“I know I can share it if you want me to; if you’re going my way, I’ll go with you…”






While the negative effects of modernity on men in this day and age are widely discussed, there’s an issue I’m noticing with increasing frequency.


It’s certainly come to my attention more in recent months than I’ve seen mentioned in the past few years.


That issue is the lack of friends/camaraderie.




As I write this, I find it bitterly amusing, to be perfectly honest.


Our section of the internet has offered advice on dating, pick-up, weight-training, money-making along with myriad other endeavors but I truly can’t recall anything being said about simply finding a fellow join you for a beer.


I suppose it could simply be taken for granted.


Much is, no doubt.


But, as I’ve said many times before:


I’ve learned – and it was a hard yet worthwhile lesson – to take nothing for granted.


Or perhaps counseling men towards building relationships with one another is viewed as a push toward homosexuality.


Anyone with eyes to see and ears to hear knows that male friendship is twisted and corrupted in countless films, television programs, books, et al.


For some reason, in 21st century pop-culture, the trend is to show men can only fight or fuck one-another.


Whether this is by design or simply a vile spontaneity, I don’t care to investigate at the moment.


Regardless, a dearth of friends is a pitfall worse than most suspect.




For reasons I’ve discussed in previous posts and in one of my books, I consider the aforementioned state the most dangerous condition afflicting men these days (and that’s saying quite a bit).


Thus, I’ll offer my thoughts on how overcome the problem for its sufferers.


A} I recommend you read Robert Glover’s ‘No More Mr. Nice Guy’. It’s an excellent work on how to start clearly communicating with those in one’s life and drawing healthy boundaries for oneself.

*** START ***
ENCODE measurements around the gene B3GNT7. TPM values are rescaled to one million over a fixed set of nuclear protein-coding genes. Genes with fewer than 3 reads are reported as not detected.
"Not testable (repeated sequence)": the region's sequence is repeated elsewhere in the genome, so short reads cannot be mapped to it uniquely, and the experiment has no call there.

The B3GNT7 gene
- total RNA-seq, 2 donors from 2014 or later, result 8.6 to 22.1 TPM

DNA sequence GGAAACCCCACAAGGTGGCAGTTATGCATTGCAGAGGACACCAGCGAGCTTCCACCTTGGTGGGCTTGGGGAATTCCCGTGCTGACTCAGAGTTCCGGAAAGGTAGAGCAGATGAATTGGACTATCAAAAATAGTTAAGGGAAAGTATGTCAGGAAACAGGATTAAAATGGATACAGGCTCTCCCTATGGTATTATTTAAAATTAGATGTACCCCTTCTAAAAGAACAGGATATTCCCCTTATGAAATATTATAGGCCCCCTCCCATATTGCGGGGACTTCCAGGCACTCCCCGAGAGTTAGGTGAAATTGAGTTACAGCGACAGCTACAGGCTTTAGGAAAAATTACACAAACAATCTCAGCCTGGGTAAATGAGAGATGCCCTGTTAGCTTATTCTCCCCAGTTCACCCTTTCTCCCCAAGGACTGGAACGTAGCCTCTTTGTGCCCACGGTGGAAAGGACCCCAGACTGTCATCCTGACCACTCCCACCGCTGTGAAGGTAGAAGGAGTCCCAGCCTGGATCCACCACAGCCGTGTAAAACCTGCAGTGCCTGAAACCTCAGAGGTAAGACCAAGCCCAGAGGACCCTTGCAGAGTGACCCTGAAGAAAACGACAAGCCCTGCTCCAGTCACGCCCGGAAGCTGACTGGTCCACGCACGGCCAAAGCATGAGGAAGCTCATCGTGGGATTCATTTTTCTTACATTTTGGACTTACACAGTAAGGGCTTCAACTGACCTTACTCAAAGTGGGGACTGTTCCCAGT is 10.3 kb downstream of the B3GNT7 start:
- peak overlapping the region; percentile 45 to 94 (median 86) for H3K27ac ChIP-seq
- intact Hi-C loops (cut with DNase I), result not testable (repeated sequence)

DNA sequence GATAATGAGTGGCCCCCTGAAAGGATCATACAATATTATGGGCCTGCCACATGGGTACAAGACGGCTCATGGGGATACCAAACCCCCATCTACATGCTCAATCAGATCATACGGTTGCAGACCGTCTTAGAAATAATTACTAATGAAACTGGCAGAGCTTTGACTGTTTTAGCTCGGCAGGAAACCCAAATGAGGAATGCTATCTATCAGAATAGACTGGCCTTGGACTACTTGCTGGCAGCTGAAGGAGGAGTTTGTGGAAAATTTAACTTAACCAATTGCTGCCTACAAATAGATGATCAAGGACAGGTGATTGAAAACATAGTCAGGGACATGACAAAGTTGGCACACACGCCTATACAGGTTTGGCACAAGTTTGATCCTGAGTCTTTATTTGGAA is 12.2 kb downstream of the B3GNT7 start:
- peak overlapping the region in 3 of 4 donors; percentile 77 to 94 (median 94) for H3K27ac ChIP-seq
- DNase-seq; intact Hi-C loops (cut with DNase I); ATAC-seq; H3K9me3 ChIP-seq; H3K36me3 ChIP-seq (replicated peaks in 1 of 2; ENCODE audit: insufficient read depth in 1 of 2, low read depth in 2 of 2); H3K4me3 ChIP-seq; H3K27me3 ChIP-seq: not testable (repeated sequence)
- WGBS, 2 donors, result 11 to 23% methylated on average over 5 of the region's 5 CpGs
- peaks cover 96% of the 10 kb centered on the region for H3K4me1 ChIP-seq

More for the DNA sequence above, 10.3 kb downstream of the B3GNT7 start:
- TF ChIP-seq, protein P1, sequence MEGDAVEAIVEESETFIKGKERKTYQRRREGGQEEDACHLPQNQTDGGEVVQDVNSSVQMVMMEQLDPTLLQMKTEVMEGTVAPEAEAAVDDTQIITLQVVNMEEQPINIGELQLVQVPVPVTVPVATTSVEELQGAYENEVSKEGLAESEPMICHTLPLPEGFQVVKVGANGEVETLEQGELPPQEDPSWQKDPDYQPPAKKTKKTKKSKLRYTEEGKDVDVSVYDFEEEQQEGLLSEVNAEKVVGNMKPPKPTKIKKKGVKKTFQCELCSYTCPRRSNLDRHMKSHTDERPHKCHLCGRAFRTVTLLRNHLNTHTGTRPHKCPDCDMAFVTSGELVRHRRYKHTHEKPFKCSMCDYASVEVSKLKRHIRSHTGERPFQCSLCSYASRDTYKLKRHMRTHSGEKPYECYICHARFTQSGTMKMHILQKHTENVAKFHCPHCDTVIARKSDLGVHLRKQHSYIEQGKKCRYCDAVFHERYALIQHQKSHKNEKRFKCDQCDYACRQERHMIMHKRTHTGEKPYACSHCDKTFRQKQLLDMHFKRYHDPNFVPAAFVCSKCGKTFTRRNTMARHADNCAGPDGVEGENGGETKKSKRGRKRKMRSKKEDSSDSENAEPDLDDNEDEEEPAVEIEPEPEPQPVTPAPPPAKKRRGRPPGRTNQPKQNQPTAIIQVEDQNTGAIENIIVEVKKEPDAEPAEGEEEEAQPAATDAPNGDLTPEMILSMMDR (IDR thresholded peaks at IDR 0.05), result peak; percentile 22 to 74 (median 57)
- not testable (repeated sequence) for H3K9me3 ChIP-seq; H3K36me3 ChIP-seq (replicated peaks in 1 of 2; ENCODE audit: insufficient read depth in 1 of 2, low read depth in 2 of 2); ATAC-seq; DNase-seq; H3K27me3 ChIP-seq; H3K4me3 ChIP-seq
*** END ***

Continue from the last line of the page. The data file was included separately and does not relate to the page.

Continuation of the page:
B} After reading and practicing the treatment offered therein until you feel comfortable establishing personal boundaries in a reasonable way, read ‘How To Win Friends and Influence People’ by Dale Carnegie. It’s a classic for a reason. Be careful not to rush into it, however. Boundaries are critical. Also, reading these in the reverse order will cause/create otherwise easily avoided problems of a potentially large degree. I know; I read them in the reverse [read: bad] order.


As far as my own personal suggestions for action go, I offer them now:


1} Have a realistic goal. Don’t expect to be best friends after exchanging two sentences. Let things build on their own. On the other hand, don’t enter into every acquaintanceship expecting the other person will be an asshole, betray you or both.


2} Understand someone in the formula must move first. Someone must risk being hurt or rebuffed. Most of all, understand that someone must be you. The ‘sphere says expecting women to make the first move is a terrible idea. I add, as far as friendship goes: expecting men to make the first move isn’t much better. Everyone has walls. There are men that read my blog for literally years before even commenting, let alone building a (telephonic/IRL) friendship. Realize that’s with the protection of anonymity and digital barriers. Real life is quintuplely so.